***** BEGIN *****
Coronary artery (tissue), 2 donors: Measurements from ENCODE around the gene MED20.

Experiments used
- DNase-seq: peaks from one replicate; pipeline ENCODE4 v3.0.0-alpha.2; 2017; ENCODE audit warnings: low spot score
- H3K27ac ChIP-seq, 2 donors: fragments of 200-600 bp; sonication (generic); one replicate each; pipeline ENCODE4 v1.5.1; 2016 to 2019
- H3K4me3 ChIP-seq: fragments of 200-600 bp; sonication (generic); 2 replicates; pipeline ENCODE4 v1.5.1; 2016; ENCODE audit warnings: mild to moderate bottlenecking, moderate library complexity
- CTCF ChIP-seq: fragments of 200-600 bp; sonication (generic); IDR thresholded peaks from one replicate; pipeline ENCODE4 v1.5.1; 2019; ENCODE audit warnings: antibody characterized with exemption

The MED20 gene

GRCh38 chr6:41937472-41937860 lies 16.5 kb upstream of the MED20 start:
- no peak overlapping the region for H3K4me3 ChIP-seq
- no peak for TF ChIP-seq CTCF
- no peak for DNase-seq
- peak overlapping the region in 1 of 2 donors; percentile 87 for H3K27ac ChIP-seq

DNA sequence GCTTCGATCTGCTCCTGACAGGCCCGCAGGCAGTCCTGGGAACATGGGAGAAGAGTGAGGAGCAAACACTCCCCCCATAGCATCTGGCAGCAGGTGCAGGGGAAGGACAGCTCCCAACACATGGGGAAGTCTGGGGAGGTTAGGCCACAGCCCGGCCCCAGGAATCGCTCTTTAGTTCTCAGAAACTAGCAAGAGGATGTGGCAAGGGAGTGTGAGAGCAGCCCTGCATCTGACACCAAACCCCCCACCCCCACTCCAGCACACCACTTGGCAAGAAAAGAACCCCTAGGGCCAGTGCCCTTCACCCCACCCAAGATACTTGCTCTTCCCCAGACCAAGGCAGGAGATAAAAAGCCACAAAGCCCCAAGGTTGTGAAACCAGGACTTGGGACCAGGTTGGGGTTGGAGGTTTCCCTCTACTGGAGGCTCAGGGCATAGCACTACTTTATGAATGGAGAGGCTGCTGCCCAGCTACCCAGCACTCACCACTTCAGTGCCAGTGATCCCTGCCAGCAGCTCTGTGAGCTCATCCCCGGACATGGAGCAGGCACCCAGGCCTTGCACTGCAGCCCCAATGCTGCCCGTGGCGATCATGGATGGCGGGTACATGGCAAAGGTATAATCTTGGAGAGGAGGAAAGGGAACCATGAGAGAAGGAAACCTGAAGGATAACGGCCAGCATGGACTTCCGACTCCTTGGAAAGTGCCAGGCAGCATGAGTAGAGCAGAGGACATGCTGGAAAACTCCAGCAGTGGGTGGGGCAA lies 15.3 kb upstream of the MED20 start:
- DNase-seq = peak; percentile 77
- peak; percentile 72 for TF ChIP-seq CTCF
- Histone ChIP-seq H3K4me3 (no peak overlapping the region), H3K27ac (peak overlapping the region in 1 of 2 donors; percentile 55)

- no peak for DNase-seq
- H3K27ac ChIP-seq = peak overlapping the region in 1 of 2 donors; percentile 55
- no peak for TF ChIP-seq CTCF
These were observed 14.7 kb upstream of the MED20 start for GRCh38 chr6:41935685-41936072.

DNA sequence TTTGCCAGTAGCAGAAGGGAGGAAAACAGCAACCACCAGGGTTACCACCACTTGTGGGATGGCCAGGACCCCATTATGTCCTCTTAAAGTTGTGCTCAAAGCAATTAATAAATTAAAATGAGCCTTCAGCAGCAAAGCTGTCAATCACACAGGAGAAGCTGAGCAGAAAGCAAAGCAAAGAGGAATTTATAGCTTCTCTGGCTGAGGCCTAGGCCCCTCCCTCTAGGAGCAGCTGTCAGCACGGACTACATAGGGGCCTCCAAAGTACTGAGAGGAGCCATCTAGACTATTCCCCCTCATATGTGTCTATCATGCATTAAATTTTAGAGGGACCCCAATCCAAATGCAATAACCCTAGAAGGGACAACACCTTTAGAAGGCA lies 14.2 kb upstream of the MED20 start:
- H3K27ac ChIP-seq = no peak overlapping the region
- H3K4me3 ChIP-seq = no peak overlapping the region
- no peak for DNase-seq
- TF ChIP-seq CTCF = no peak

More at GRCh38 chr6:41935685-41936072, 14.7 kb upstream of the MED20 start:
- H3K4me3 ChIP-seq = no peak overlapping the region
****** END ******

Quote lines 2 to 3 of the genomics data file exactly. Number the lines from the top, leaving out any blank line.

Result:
Experiments used
- DNase-seq: peaks from one replicate; pipeline ENCODE4 v3.0.0-alpha.2; 2017; ENCODE audit warnings: low spot score